Atmosphere And Weather

A look at Media Coverage of Hurricane Katrina

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"A look at Media Coverage of Hurricane Katrina"
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The first footage of the devastation in New Orleans and the surrounding areas, left in the wake of Hurricane Katrina, was a shock to the entire world. No one was really prepared to see the water that seemed to cover the whole State and the tens of thousands of stranded residents who were wandering around as if they were in a complete state of shock.

According to, the first television images from New Orleans after the devastation, was from KTRK, based in Houston. They flew their helicopter to New Orleans in the days after the storm to survey the area and the damages.

As the news camera pan the length of the land, nothing was visible but the tops of houses, tree tops and water, there was water every where - almost as far as the eye could see. When reporters told their audience the scenes they are ready to show 'may be disturbing to some viewers'; never has a statement been more accurate.

The scenes were heartbreaking and most people sitting safely in the comfort of their homes, sipping on a cool beverage, could not imagine something of that magnitude happening to them. Even though it was a terrible thing to see, most people stayed glued to their televisions - awaiting more footage and more stories about the people in the 'Big Easy' who were forced to live as savages, without even the basic necessitous of life - food, clean water and shelter. 

Immediately, the news stations realized this was a story of world-wide interest, all regular television programs were ceased and full coverage of the hurricane and the aftermath of the hurricane was on almost all of the regular news stations, as well as local stations. There were vivid shots of dead bodies lining the streets, bloated bodies were floating in the water and some were even seated in lounge chairs, covered with blankets by their loved ones or someone passing by.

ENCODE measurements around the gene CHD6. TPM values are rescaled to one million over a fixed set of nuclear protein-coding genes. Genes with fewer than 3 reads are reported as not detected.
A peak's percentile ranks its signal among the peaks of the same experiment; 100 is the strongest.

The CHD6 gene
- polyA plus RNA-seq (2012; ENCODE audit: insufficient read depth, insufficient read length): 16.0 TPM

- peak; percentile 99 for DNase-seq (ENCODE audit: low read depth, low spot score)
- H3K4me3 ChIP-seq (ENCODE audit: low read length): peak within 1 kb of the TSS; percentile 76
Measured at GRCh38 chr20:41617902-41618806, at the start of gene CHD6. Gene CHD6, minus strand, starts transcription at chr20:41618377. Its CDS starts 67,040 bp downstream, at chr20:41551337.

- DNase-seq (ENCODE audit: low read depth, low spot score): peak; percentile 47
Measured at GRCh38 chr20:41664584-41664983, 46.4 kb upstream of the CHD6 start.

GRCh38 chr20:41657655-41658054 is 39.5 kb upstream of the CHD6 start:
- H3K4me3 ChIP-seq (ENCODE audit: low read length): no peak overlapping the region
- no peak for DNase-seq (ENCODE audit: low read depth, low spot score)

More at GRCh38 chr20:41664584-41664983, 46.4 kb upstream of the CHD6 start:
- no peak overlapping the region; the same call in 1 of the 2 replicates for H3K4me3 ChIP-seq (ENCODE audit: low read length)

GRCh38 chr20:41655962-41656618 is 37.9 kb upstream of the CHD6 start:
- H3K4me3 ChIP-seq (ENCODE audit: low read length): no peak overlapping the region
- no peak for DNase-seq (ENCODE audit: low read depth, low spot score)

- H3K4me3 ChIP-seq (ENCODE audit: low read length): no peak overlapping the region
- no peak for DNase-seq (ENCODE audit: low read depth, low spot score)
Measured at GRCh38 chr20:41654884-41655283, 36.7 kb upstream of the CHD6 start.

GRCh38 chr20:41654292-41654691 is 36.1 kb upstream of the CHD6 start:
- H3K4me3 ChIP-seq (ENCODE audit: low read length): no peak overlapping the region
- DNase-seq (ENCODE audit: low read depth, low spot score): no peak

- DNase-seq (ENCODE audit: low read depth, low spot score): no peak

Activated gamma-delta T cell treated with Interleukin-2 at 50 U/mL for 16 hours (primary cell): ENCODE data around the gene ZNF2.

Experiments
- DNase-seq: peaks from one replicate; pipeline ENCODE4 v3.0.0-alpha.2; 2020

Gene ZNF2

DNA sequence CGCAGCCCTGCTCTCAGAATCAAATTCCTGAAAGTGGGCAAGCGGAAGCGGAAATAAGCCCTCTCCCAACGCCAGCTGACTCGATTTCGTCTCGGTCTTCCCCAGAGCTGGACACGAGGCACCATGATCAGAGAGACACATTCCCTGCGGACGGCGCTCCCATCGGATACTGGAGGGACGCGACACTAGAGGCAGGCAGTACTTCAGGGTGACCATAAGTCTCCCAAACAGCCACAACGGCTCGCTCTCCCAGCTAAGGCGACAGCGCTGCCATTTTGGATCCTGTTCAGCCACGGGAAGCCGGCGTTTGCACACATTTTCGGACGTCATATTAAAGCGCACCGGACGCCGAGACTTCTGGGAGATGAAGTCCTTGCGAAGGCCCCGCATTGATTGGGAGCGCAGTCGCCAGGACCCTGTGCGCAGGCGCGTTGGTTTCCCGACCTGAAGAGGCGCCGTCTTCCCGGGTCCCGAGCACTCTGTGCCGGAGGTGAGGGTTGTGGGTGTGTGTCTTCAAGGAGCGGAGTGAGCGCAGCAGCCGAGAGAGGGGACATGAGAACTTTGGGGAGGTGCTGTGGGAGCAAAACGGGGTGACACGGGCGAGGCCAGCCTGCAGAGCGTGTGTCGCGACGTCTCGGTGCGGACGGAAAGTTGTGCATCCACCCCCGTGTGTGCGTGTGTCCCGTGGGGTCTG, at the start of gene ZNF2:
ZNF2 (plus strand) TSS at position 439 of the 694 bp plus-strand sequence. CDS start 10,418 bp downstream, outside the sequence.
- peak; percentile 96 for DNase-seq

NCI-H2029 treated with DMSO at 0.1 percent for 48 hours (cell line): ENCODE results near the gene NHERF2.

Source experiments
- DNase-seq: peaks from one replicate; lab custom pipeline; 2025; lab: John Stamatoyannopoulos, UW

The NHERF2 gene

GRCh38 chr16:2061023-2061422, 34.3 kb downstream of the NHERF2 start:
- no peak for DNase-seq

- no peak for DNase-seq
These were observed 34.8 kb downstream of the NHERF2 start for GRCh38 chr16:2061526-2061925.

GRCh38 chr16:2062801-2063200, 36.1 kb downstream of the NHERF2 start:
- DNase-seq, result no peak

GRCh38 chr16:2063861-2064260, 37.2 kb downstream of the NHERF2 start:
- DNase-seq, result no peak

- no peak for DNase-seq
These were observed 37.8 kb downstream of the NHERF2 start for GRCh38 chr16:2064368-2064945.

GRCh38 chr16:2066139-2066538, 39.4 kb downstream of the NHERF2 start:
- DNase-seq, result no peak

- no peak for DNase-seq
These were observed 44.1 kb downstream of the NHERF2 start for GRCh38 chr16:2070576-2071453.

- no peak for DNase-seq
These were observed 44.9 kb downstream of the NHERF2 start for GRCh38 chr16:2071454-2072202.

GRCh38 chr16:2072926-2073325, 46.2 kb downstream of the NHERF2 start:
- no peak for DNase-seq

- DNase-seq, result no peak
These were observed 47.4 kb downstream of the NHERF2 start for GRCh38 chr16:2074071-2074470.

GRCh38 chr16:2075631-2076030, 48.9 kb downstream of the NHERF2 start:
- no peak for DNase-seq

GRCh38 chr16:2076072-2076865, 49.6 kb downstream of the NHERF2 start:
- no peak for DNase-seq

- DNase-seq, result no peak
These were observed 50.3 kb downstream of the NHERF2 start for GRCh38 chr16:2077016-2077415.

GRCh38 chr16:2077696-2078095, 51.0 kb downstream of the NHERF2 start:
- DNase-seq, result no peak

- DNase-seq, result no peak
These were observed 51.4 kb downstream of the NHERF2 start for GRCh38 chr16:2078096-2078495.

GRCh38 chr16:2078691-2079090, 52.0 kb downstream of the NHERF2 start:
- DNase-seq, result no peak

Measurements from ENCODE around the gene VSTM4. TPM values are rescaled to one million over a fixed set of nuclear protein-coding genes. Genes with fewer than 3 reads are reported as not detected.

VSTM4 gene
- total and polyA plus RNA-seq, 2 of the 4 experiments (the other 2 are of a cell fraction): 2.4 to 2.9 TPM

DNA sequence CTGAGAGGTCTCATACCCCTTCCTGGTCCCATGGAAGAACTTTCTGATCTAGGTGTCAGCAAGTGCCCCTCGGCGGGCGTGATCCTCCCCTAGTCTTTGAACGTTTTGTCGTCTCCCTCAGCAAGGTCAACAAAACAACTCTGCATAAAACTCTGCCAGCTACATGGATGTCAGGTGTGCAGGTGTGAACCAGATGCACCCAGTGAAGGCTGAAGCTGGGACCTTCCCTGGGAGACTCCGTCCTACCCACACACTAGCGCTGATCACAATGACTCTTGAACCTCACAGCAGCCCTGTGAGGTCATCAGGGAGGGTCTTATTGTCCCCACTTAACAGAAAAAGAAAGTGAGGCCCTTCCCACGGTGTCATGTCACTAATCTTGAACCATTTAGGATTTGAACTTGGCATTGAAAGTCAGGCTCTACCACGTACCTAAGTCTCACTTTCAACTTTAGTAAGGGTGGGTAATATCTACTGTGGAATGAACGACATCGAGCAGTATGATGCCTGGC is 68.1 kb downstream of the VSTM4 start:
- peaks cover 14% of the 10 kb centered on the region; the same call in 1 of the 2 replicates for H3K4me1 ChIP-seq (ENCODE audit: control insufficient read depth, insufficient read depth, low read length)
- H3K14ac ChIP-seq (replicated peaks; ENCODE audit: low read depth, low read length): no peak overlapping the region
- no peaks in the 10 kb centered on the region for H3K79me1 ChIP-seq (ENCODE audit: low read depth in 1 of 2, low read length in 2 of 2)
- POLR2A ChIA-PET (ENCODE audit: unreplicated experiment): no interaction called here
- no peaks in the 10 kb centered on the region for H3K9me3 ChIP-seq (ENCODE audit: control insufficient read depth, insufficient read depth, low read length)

Many people criticized the news stations for showing the images that were 'not suitable for children'. Others were thankful for any information about what was really happening in those areas most affected by the storm. Looting and crime sprees became a common occurrence and footage was shown of people taking items and others reported on people telling of instances when they were victimized by criminals.

After several days of non-stop reporting and coverage, most Americans and people all over the world began to wonder exactly how long the displaced residents would have to suffer through their present circumstances. Reporters, residents and non-residents put the bulk of the blame for the prolonged suffering and for the slow rescue attempts on the standing President, George W. Bush.

Still, many others blamed the victims themselves for not leaving the area when they were warned of impending devastation, several days before the storm hit. Many years have passed since more than 1,800 people lost their lives, since thousands of families said 'good-night' to their loved ones for the last time and since millions of residents affected by Hurricane Katrina lost everything, in an instant.

Many more years will have to pass before the true horror of the infamous Hurricane Katrina can be personally dealt with by those who were directly and indirectly involved.

Since the hurricane that caused New Orleans to shut down and claimed the lives of so many people has been gone, the news coverage is almost at zero except for the occasional short story about the progress or lack of progress of the rebuilding and revitalization of the much-loved area. Hopefully, in this case - no news is good news.





More about this author: Paula Jacobs

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